News 2015

Spring 2015 Ph.D. Graduation

26 Feb 2015
Our Spring 2015 Ph.D. Chemistry Graduates.

This afternoon saw thirteen Chemistry students graduate with a Ph.D. degree.

The students involved carried out their research in the Chemistry Department, Tyndall Institute and the School of Pharmacy. Details of all students, their supervisor names and Ph.D. titles are listed below. Well done to all.

Name Supervisor Thesis Title
Dr. Una Crowley Prof. Jeremy Glennon Development of low-cost sensing and separation devices based on macro, micro and nano technology for health applications.
Dr. Gangotri Dey Dr. Simon Elliott Atomin layer deposition of copper - study through density functional theory.
Dr. Brian Feerick Prof. Anita Maguire Synthesis and reactivity of pyridine substituted alpha-diazocarbonyl compounds and exploration of rhodium carboxylates as asymmetric catalysts.
Dr. Kieran Greaney Dr. Florence McCarthy Synthesis and evaluation of novel quinolines and quinazolinediones as potential anti cancer agents.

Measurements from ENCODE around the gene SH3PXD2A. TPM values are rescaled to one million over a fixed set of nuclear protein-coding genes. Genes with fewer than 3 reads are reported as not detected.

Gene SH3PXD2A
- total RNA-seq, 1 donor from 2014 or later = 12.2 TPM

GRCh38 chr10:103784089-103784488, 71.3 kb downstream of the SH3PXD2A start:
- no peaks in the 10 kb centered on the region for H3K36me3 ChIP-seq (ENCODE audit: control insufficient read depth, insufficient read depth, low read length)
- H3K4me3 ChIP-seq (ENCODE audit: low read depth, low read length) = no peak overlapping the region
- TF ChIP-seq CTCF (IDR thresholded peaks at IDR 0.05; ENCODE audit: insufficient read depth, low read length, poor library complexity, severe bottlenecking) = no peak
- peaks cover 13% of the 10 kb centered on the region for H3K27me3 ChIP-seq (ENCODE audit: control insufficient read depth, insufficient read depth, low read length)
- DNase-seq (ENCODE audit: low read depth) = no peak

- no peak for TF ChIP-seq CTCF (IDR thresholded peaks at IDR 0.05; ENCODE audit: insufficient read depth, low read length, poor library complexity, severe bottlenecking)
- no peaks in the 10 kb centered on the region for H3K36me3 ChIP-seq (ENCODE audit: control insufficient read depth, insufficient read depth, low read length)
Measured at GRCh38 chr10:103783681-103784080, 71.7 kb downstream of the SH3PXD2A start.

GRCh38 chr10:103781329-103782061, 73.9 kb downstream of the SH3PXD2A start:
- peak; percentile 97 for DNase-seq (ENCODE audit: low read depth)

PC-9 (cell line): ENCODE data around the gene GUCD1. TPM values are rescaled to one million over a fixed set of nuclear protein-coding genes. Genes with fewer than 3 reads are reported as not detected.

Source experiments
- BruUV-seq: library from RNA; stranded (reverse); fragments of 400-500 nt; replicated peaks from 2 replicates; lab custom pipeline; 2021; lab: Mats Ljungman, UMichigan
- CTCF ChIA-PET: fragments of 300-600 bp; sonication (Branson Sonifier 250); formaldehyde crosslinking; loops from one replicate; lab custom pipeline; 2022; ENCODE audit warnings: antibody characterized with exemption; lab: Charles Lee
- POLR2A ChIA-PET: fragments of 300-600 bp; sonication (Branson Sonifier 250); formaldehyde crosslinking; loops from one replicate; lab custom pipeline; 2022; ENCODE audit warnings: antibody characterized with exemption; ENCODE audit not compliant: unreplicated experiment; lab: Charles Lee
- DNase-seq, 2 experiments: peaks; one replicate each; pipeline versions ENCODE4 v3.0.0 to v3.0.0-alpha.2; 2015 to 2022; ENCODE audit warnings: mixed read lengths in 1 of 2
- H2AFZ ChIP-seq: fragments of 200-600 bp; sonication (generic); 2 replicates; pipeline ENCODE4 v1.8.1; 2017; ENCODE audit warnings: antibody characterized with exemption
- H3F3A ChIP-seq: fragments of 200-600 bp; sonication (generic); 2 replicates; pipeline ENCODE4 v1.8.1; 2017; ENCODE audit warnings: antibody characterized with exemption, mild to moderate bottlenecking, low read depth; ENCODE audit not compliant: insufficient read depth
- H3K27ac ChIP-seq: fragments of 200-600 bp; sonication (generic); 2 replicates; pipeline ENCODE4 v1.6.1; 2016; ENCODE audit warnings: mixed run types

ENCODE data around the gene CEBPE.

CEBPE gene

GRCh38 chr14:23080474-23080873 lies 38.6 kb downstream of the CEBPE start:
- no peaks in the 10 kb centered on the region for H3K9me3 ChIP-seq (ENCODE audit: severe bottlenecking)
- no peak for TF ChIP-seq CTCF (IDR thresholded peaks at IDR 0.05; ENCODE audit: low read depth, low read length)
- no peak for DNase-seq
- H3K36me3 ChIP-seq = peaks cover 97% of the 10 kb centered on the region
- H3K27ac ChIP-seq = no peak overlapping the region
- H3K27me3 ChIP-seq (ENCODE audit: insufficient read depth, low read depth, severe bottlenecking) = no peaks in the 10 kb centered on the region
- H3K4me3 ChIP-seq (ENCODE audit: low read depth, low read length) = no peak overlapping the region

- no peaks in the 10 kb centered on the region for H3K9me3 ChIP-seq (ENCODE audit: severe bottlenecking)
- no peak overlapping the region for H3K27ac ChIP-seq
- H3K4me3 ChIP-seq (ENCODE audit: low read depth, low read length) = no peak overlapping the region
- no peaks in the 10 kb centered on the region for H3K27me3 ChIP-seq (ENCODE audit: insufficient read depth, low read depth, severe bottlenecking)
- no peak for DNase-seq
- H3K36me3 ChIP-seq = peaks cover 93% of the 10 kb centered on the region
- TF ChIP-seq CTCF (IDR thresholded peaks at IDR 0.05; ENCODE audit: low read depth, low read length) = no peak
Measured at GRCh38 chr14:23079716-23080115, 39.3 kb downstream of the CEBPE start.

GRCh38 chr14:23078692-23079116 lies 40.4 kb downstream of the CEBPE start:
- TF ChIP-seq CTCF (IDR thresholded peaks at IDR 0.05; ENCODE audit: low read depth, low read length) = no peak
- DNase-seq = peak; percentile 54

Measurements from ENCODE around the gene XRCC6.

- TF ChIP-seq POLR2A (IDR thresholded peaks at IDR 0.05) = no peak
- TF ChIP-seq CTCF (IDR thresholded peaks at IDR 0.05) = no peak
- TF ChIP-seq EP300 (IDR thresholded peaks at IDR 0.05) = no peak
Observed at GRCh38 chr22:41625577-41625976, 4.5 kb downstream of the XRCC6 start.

Dr. Syara Kassim Prof. Martyn Pemble Polymer and metallodielectric based photonic crystals.
Dr. Denis Lynch Dr. Dan McCarthy Access to modified geiparvarins using Pd(O) - mediated C-C bond forming reactions.
Dr. Eoin McGillicuddy Prof. John Sodeau Real time analysis of atmospheric single particles in urban environments using aerosol time of flight mass spectrometry.
Dr. Joseph McGrath Prof. Martyn Pemble Development of large scale collodial crystallisation methods for the production of photonic crystals.
Dr. William McSweeney Prof. Colm O'Dwyer Fabrication and characterization of doped and porous silicon nanowires as anodes for lithium ion batteries.
Dr. Harold Maloney Dr. Dan McCarthy Synthesis of 4-substituted-3(2H)-furanones with novel luminescence properties.
Dr. John Mullins Prof. Martyn Pemble Layers for the fabrication of III/V mos devices.
Dr. Andrea Pescaglini

Dr. Daniela Iacopino

Au nanorods-semiconductor nanowire hybrid nanostructures: Nanofabrication techniques optoelectronic properties.
Dr. Elaine Stack Prof. Jeremy Glennon Synthesis and characterization of novel superficially porous silica based stationary phases for use in liquid chromatography.

School of Chemistry

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